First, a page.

If an anaphylactic reaction occurs an AAI should be administered and 999 called.

How can I avoid Crustaceans?

Because cooking with Crustaceans is a process that can involve cross-contamination, it is probably safer for those with a Crustacean (or wider shellfish allergy) to avoid seafood restaurants - because not only could there be cross-contamination in the kitchen, but menus, condiments and other tableware may also be at risk.

What’s an alternative for Crustaceans?

Many people think imitation crab is an alternative to real crab, and whilst it is made from surimi (a pulverised fish) - which is not a Crustacean - it is not usually safe for those with a Crustacean or Mollusc allergy to eat. However, Kosher Surimi is available to buy, and contains no shellfish.

Other common substitutes for Crustaceans in food products are monkfish (as an alternative to lobster) and mushrooms. There are also many vegan versions of crab and shrimp on the market.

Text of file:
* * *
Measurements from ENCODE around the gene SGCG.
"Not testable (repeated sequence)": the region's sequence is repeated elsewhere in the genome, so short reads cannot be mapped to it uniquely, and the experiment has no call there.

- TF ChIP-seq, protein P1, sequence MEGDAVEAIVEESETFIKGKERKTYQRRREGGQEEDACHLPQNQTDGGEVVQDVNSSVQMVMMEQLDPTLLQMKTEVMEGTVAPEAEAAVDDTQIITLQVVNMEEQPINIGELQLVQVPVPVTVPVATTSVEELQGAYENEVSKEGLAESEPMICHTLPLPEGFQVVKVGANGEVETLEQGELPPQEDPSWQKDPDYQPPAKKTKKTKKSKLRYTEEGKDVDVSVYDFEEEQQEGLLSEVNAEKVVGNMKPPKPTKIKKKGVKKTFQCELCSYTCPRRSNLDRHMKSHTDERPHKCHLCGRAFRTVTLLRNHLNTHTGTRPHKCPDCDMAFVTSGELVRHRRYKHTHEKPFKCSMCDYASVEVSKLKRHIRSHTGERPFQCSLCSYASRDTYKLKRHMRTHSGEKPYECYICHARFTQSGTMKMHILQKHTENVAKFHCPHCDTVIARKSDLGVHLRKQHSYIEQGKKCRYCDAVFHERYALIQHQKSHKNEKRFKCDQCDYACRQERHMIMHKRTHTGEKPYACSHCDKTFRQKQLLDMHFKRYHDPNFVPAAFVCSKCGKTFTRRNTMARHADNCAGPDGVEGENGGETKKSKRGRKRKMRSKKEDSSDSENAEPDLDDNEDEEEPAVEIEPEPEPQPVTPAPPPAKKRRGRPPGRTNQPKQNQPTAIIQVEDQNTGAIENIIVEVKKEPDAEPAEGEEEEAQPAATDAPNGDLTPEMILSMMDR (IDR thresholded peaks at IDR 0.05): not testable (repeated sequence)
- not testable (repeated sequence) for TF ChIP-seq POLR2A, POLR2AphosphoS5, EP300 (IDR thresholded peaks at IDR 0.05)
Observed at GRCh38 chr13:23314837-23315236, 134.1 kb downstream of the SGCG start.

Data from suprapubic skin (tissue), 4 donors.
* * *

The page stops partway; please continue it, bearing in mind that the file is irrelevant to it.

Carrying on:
Are Crustaceans one of the 14 major food allergens?

Crustaceans are one of the 14 major food allergens.

This means that pre-packed food sold in the UK, and the rest of the European Union, must clearly indicate on the label if it contains Crustaceans.

The other major food allergens are

You may also be interested in…

Allergen Deep Dive: Sulphur Dioxide  - beers containing sulphur dioxide
Allergen Deep Dive: Sulphur Dioxide  - beers containing sulphur dioxide

You may also be interested in…

Allergen Deep Dive: Sulphur Dioxide


You may also be interested in…

Milk Allergy Deep Dive - Selection of milk and dairy products
Milk Allergy Deep Dive - Selection of milk and dairy products

You may also be interested in…

Allergen Deep Dive: Milk